What a day at the 2017 NFL Combine. John Ross broke a record in the most high-profile event, but it wasn’t the only awesome aspect of Saturday in Indy.
Here are the winners and losers.
John Ross, WR, Washington
#NFLTwitter erupted when John Ross broke the 40-yard dash record by running an official 4.22. Outrageous speed. If Will Fuller — who ran a 4.31 last year — can go No. 21 overall, John Ross can go Top 15.
Chris Godwin, WR, Penn State
Godwin had a good season at Penn State, highlighted by an enormous nine-grab, 187-yard, two-touchdown performance in the Rose Bowl against USC. The former Nittany Lion wasn’t expected to blow away the competition athletically, but he did. At 6’1” and 209 pounds, he ran an 4.42 in the 40, had a solid 36” vertical, and his 4.00 time in the short shuttle drill was the fastest among all wide receivers. Stock up for Godwin.
Evan Engram, TE / WR, Ole Miss
Engram played tight end at Ole Miss, and was listed as a tight end for the combine... yet he might actually be more of a wide receiver in the NFL. He certainly has the athleticism for it. At 6’3” and 234 pounds, Engram zoomed to a 4.42 in the 40 — the best in the tight end group — and had the fourth-best vertical leap of 36”. He’ll start to get first-round buzz.
Deshaun Watson, QB, Clemson
The reigning national champion quarterback had the second-fastest 40-yard-dash (4.66), and had the best day throwing to wide receivers. Everything seemed effortless for the former Clemson signal-caller.
Malik Hooker, S, Ohio State
Hooker recently had labrum and hernia surgery, and won’t workout tomorrow. However, he’ll leave Indianapolis happy after his weigh-in. Billed as the top free-safety prospect in this class due to his immense range, teams will love his length. At 6’1” with 33 1/4” arms, Hooker is superbly long.
Zay Jones, WR, East Carolina
Jones measured in an inch taller and 16 pounds heavier than he was listed during the season, so his on-field work would be vital. At 201 pounds, he flew to a 4.45 in the 40. His 133” broad jump was tied for the second-best among all the wideouts, and his 4.01 in the short shuttle was also the second-best at his position. Jones is a unique slot receiver prospect — he’s big but has twitchy athleticism and will enter the NFL after a super-productive collegiate career.
Trevor Knight, QB, Texas A&M
Is Knight bound to make a switch from quarterback to receiver in the NFL. He worked out better than many wideouts in Indy at 6’1” and 219 pounds. Knight ran 4.54 in the 40, had a 35 1/2” vertical, a 125” broad, and quick 4.14 in the short shuttle.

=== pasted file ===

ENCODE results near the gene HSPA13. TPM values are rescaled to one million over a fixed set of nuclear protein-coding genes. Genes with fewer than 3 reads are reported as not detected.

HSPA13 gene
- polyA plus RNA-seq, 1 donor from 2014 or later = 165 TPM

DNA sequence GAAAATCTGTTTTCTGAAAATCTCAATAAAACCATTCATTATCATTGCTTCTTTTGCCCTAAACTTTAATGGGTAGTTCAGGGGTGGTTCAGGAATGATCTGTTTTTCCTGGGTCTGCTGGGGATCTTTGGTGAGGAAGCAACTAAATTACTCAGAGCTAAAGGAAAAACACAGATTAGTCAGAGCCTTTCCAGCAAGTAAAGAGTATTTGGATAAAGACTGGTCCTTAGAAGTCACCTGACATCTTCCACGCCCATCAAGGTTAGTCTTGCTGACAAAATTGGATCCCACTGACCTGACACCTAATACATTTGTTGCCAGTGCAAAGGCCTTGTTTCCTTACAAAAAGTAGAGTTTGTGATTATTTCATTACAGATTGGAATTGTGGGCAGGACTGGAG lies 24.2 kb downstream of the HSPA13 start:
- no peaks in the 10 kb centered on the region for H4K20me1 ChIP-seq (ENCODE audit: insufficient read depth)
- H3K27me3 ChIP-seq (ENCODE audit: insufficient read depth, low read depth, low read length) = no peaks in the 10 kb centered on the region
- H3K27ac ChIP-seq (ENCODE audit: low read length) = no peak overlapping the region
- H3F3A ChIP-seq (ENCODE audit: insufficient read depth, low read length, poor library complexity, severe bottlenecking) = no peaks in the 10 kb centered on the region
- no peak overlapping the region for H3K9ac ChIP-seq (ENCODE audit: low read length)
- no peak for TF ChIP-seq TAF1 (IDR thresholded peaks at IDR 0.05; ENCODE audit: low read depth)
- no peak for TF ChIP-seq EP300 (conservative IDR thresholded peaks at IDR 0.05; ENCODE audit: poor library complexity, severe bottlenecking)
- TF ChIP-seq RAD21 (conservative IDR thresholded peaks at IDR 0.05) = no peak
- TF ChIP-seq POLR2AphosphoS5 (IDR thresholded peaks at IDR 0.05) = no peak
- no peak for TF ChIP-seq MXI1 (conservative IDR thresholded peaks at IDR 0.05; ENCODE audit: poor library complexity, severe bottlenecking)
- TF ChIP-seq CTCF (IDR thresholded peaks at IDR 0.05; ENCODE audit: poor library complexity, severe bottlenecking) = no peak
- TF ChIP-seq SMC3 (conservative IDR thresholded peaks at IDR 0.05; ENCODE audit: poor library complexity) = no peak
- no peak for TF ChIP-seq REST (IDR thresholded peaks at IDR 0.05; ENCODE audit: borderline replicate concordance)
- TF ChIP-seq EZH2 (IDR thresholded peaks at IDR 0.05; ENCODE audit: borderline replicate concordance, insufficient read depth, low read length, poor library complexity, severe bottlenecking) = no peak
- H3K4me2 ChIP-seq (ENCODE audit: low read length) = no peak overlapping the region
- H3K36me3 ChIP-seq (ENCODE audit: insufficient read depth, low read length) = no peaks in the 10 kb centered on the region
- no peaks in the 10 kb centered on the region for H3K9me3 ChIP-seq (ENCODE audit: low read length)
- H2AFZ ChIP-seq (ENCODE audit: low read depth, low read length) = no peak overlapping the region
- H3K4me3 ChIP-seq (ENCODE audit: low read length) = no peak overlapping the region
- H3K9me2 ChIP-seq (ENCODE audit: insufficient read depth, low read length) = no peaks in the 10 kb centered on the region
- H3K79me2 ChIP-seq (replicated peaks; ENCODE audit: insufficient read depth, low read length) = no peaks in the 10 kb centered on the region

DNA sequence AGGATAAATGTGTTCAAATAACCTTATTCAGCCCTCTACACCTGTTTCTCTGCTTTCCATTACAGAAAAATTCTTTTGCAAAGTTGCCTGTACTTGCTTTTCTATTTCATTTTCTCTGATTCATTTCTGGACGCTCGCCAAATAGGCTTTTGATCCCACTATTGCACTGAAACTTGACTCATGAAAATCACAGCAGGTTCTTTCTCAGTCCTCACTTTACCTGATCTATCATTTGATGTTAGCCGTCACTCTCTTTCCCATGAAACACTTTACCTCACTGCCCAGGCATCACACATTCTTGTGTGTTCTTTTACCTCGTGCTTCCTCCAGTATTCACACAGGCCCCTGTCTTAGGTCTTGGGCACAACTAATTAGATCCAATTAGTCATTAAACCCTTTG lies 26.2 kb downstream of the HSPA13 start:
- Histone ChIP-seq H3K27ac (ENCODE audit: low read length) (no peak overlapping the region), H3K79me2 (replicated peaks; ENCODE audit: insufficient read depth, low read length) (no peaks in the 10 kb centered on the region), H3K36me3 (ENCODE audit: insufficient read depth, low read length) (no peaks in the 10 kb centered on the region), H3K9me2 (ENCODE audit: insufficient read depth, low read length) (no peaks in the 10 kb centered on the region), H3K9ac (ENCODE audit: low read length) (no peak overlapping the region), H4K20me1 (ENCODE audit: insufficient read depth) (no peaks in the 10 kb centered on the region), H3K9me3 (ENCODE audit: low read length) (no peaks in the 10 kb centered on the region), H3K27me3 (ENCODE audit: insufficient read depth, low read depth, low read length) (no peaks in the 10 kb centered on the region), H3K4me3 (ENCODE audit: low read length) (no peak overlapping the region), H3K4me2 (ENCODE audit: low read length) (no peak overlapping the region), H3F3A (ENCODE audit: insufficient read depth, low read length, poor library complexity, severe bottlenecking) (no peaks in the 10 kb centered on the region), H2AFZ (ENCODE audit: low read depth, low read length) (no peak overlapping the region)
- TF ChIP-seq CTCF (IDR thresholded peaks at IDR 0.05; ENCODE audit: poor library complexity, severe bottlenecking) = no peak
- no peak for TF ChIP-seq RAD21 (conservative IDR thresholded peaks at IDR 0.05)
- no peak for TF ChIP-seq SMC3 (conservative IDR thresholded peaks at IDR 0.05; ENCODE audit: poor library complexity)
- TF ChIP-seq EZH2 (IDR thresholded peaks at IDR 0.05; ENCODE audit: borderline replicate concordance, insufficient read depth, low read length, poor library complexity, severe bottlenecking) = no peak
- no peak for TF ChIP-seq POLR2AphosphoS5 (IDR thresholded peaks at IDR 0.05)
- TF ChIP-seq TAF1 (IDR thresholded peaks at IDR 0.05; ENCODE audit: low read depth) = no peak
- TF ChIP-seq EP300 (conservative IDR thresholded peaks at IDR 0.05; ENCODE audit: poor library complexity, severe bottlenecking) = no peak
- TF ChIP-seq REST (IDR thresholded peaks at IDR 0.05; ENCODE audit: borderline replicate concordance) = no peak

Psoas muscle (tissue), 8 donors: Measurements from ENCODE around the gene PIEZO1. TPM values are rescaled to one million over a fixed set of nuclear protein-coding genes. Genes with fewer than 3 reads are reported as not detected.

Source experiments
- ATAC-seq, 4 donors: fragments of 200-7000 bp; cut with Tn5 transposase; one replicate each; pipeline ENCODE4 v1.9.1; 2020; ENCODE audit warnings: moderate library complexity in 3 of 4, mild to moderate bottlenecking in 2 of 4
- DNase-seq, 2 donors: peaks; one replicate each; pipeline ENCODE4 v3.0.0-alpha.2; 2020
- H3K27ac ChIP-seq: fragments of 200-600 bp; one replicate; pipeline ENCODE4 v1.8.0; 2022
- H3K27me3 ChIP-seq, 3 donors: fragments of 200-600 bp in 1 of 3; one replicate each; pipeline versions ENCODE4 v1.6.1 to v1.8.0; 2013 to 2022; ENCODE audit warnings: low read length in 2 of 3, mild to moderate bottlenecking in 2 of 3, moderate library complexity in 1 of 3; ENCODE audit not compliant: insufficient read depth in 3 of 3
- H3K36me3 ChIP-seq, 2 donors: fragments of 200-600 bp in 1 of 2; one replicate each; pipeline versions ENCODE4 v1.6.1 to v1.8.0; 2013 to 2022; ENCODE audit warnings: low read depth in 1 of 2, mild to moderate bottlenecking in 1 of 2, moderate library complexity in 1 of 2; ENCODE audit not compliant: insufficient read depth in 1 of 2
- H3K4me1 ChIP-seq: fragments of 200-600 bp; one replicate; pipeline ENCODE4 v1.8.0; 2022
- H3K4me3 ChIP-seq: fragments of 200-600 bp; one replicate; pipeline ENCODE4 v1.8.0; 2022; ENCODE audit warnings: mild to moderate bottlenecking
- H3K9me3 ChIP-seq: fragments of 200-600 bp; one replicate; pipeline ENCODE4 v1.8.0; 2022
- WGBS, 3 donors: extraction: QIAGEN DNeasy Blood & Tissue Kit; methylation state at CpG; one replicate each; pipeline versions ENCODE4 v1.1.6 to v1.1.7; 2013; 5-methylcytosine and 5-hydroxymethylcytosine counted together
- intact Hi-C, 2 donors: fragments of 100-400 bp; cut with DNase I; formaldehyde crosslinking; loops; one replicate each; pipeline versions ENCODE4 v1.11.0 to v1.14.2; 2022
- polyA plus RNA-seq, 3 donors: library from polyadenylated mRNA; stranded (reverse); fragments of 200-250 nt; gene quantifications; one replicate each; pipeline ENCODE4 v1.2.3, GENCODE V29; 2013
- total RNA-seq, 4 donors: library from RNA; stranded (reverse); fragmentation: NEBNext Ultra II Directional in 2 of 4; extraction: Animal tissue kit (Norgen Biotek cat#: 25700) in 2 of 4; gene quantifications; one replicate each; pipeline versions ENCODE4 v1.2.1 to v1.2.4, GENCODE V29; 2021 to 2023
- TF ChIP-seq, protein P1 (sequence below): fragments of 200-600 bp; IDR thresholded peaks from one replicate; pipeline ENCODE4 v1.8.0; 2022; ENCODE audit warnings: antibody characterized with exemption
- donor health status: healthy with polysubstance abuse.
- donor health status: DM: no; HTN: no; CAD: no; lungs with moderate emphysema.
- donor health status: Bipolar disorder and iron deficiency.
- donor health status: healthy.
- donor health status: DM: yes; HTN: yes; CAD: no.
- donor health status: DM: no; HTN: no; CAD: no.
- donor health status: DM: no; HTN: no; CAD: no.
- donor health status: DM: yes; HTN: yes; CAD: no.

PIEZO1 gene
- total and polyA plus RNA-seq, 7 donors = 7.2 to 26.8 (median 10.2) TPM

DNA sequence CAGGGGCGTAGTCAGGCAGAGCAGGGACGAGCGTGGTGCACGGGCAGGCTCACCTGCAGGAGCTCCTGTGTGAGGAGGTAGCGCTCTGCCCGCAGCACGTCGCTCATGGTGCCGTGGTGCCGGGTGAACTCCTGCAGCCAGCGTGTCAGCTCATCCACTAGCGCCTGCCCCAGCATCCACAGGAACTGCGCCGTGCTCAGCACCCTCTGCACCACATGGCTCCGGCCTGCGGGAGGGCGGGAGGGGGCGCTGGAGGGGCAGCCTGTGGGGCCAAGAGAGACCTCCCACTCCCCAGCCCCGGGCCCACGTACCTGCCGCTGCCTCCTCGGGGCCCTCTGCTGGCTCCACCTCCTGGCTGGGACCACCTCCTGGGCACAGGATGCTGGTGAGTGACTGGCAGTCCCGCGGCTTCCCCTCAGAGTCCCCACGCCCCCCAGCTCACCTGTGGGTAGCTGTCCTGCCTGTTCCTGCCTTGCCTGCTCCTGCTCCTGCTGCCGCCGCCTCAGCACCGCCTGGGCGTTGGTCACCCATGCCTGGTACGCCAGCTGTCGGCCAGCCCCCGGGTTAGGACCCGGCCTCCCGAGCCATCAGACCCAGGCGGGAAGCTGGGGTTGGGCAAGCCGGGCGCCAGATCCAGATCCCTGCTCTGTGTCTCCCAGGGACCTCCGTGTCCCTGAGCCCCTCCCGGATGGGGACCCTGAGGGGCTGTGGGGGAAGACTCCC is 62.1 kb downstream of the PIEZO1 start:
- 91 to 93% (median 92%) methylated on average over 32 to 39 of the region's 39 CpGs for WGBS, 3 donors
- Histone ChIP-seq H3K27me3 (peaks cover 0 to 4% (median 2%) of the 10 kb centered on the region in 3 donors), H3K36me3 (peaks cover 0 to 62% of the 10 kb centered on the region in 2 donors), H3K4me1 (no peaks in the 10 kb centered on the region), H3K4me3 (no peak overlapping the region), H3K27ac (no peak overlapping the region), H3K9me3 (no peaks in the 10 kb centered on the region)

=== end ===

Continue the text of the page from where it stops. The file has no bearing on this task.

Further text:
Jamal Adams, S, LSU
To many, Adam is the premier defensive back in this class, an almost unfairly versatile safety who covers slot receivers with ease. He wowed at his weigh-in by tipping the scales at 214 pounds. At 5’11 6/8” with 33 3/8” arms, Adams has great size and length for the safety spot.
Ahkello Witherspoon, CB, Colorado
Talk about length, Witherspoon has it in spades. With 33” arms at 6’2 6/8”, he’s similarly sized to Richard Sherman with longer arms. Teams will be interested in him as outside corner in zone schemes.
George Kittle, TE, Iowa
A sleeper in this ridiculously good tight end class, Kittle went toe-to-toe with the supremely hyped David Njoku on the field. At one pound heavier, the Iowa standout ran a faster 40-yard-dash (4.52), had a vertical just 2 1/2” inches lower and a broad jump of 132” to Njoku’s 133”.
Aaron Jones, RB, UTEP
Jones ran for 1,773 yards at a staggering 7.7 yards per carry in 2016, and he shined in Indianapolis. His 4.56 at 209 pounds wasn’t eye-popping, but the rest of his workout was exceptional. Jones had the second-fastest three-cone time of 6.82 and the third-fastest short shuttle time of 4.20. The buzz will pick up for this efficient runner.
Cooper Kupp, WR, Eastern Washington
Even as a small-school guy, Kupp received a fair amount of buzz leading into the combine after a strong career at Eastern Washington. Running 4.62 with a 31” vertical at 204 pounds didn’t do him any favors.
Isaiah Ford, WR, Virginia Tech
Ford was supposed to showcase his explosiveness and speed on Saturday. Those two traits simply weren’t there. At 194, he ran 4.61. His 35 1/2” vertical wasn’t that bad though.
Dalvin Cook, RB, Florida State
While Cook’s film is among the best in the running back class, he’ll leave Indy disappointed in his workout. Many running backs decided to not participate in the three-cone or short shuttle drills. Cook did. Only two of the 16 backs to do the short shuttle had a slower time than his 4.53. The same goes for his 7.27 in the three-cone.
DeShone Kizer, QB, Notre Dame
Kizer seemed uncomfortable during throwing sessions, misfiring on a few short throws. Beyond that, his 4.83 in the 40 wasn’t fantastic, especially for a quarterback who hit some longer runs in his collegiate career. It won’t ruin his draft stock yet he looked a tier below Watson in Indy.